Longest serving Sunderland mayor since Second World War stands down after term extended due to pandemic
Sunderland’s longest-serving mayor since the Second World War has relinquished his chain of office.
David Snowdon a city councillor for almost a decade, stepped back from the honorary position last night (Wednesday, May 19) after two years in the post – double what he originally signed up for.
The extended term of office had been approved after the coronavirus pandemic saw much local authority business, including elections, put on hold.
But with the country finally beginning to reopen after a series of national lockdowns, the Shiney Row councillor handed responsibilities over to serving deputy mayor and former council leader Harry Trueman at a stripped back ceremony held at the Beacon of Light, rather than the traditional Civic Centre venue.
“During the last year we’ve seen what a great city we are and how great our people are as we all pulled together to get through the pandemic,” said Cllr Snowdon.
“Things have been different over the last year, we’ve had to be more creative to conduct the work of the council, but Sunderland led the way.”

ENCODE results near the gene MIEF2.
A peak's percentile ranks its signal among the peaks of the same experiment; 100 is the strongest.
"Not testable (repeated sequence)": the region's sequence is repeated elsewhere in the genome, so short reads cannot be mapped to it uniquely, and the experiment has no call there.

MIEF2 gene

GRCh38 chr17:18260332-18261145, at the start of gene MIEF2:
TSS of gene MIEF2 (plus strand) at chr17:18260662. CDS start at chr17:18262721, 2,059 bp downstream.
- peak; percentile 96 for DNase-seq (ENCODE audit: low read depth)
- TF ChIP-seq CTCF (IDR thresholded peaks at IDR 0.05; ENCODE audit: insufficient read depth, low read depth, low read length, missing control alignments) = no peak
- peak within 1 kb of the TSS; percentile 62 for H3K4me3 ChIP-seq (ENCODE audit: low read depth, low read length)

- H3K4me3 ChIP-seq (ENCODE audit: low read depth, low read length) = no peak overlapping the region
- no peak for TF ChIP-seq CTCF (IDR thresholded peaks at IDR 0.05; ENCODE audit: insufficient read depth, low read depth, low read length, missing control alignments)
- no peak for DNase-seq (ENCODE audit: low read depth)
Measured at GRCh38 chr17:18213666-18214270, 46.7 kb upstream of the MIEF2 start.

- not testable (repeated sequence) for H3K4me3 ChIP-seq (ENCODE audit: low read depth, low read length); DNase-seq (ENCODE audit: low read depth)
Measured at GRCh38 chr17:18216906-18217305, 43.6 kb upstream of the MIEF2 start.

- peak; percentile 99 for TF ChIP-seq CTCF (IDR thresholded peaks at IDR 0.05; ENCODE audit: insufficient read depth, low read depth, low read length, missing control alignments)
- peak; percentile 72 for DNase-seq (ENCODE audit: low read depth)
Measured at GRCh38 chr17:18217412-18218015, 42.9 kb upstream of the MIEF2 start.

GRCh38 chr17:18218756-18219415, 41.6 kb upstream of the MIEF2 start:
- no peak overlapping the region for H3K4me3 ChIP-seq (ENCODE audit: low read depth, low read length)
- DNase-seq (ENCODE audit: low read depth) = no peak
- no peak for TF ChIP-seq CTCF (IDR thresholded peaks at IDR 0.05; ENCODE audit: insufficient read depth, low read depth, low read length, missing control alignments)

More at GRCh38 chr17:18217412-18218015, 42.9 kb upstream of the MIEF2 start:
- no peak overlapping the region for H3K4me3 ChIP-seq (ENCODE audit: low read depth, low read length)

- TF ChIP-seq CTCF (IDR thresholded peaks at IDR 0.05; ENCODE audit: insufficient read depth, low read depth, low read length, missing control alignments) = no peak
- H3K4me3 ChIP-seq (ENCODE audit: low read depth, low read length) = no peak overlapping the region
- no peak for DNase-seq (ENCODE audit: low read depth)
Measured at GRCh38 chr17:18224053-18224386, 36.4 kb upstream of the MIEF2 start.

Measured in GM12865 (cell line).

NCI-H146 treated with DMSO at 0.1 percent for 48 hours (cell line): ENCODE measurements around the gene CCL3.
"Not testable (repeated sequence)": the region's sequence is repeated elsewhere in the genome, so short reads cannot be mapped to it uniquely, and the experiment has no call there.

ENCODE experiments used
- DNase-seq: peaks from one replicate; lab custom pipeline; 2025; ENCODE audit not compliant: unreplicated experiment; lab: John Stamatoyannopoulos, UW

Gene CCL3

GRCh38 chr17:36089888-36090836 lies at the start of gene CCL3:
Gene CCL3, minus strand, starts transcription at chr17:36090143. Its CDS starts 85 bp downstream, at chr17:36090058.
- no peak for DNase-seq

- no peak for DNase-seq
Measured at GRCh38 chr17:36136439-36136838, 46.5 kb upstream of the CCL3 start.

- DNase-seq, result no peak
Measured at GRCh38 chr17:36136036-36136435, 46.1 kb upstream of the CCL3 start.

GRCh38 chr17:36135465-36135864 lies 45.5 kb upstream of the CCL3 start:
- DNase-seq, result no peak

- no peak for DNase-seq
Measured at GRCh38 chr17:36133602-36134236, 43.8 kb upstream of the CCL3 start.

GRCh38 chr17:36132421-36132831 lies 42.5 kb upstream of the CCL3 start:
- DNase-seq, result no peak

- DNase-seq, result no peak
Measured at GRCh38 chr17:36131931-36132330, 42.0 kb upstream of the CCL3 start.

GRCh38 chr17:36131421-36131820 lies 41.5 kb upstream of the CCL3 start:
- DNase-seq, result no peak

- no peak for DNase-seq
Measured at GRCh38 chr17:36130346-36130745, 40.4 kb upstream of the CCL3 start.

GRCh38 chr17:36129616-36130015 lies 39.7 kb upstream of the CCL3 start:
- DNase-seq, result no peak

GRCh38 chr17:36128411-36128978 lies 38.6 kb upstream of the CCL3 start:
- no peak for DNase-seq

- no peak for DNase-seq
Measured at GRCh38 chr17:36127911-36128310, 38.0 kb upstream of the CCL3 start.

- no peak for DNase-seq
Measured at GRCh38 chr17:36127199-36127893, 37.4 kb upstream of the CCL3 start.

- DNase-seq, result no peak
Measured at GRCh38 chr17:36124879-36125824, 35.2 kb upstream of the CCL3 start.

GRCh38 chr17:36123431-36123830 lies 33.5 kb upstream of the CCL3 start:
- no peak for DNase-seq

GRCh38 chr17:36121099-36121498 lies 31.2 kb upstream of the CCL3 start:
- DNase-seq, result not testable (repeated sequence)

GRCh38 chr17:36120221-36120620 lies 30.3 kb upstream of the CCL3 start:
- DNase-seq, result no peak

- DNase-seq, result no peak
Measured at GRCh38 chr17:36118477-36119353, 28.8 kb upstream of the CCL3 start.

Tributes were paid to the outgoing mayor from across the political spectrum, with Conservative Michael Dixon pointing out he had been the longest serving mayor since Myers Wayman, who was in the post from 1938-42, with both in place during ‘some very dark days for the city’.
Cllr Snowdon was supported throughout by his wife, mayoress and fellow city councillor, Cllr Dianne Snowdon, throughout the last two years.
And his successor will be able to count on the same backing from his ward colleague in Washington West, Cllr Dorothy Trueman.
The new mayor, who nominated the Special Lioness and Hug in a Bag as his official charities, said he wanted to build on the ‘incredible experience’ he already has of different groups working in Wearside.
He added: “There are so many diverse groups that make up our communities, and during my term of office as mayor I look forward to continuing meeting as many people and organisations as I can.
“The civic role of the mayoral office encompasses everything from raising ceremonial flags to raising money for charity, and I will continue to work hard to raise the profile of Sunderland wherever I can.”
Cllr Alison Smith, who was elected to Sunderland City Council for the first time earlier this month (May 6) representing Redhill, was appointed deputy mayor.